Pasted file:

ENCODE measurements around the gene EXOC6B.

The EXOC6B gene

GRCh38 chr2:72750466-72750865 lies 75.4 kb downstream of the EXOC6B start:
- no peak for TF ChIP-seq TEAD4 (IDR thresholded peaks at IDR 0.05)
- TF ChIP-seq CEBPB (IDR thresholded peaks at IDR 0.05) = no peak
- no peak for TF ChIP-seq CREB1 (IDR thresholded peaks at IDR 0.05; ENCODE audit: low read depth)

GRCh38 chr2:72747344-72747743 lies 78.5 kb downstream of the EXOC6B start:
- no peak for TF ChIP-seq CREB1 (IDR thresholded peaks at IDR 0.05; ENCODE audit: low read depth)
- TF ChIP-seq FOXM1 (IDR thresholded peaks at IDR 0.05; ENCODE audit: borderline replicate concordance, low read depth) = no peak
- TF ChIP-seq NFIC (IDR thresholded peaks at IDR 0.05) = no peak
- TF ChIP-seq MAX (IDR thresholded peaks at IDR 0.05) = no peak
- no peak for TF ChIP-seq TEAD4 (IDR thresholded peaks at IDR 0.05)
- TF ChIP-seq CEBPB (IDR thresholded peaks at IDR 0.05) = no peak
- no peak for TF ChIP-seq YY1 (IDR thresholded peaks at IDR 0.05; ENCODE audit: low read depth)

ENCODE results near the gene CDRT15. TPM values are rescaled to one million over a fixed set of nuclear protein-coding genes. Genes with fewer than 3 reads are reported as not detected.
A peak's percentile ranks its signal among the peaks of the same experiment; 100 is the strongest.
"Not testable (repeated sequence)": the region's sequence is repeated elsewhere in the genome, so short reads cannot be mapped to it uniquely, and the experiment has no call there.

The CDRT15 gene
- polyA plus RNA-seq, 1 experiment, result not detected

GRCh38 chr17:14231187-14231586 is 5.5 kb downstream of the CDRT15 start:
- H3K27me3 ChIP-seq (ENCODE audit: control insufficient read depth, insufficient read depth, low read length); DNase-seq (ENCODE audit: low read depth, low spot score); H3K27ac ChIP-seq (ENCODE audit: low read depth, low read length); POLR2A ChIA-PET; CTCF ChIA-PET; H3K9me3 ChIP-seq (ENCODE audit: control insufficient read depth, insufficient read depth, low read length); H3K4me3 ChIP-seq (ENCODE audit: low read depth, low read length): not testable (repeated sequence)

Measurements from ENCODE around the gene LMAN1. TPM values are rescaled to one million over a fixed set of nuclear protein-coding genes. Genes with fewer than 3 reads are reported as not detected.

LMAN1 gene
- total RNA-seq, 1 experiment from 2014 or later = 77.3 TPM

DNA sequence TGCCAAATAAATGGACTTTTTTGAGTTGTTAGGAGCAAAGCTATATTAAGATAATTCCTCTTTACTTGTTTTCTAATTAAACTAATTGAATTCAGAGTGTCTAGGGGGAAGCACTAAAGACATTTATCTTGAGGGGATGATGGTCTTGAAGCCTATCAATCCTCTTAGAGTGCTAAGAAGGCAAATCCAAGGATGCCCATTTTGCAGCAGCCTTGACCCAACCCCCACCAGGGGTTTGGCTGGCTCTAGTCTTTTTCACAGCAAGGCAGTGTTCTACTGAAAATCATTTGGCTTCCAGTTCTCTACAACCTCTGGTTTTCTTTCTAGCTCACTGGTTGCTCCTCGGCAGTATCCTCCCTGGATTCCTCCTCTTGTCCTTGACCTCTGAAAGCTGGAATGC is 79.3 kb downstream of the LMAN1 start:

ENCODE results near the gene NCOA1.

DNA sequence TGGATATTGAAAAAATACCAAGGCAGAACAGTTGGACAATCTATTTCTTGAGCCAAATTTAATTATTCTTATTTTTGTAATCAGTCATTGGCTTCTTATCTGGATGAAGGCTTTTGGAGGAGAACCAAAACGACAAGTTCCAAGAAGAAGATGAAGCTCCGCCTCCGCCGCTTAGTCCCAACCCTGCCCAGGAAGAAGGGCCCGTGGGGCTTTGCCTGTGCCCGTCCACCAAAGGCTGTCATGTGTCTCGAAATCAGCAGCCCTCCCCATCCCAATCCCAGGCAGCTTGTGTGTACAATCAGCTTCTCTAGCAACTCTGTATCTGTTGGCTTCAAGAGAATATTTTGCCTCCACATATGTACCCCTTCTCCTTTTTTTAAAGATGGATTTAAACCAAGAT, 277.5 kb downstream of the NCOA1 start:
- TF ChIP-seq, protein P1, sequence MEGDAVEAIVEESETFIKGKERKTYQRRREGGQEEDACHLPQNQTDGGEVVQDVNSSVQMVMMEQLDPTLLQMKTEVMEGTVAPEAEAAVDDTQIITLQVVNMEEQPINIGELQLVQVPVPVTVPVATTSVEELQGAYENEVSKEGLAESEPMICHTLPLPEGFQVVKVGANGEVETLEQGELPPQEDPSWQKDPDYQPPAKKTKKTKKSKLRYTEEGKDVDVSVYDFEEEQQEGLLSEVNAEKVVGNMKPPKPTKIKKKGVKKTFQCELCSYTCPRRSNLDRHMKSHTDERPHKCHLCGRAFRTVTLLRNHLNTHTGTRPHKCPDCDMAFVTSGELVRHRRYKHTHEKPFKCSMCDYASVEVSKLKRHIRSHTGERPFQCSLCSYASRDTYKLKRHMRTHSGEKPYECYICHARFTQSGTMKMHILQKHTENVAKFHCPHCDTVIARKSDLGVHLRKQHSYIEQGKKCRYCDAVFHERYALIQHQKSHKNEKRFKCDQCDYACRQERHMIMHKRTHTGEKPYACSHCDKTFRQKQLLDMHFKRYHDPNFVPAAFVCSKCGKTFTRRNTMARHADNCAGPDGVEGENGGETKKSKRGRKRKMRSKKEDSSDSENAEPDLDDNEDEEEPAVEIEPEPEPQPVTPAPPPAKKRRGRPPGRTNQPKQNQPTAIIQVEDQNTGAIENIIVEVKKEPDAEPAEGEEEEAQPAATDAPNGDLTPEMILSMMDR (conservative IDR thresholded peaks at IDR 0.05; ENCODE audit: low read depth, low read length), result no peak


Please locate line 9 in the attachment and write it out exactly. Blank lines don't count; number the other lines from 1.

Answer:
- TF ChIP-seq FOXM1 (IDR thresholded peaks at IDR 0.05; ENCODE audit: borderline replicate concordance, low read depth) = no peak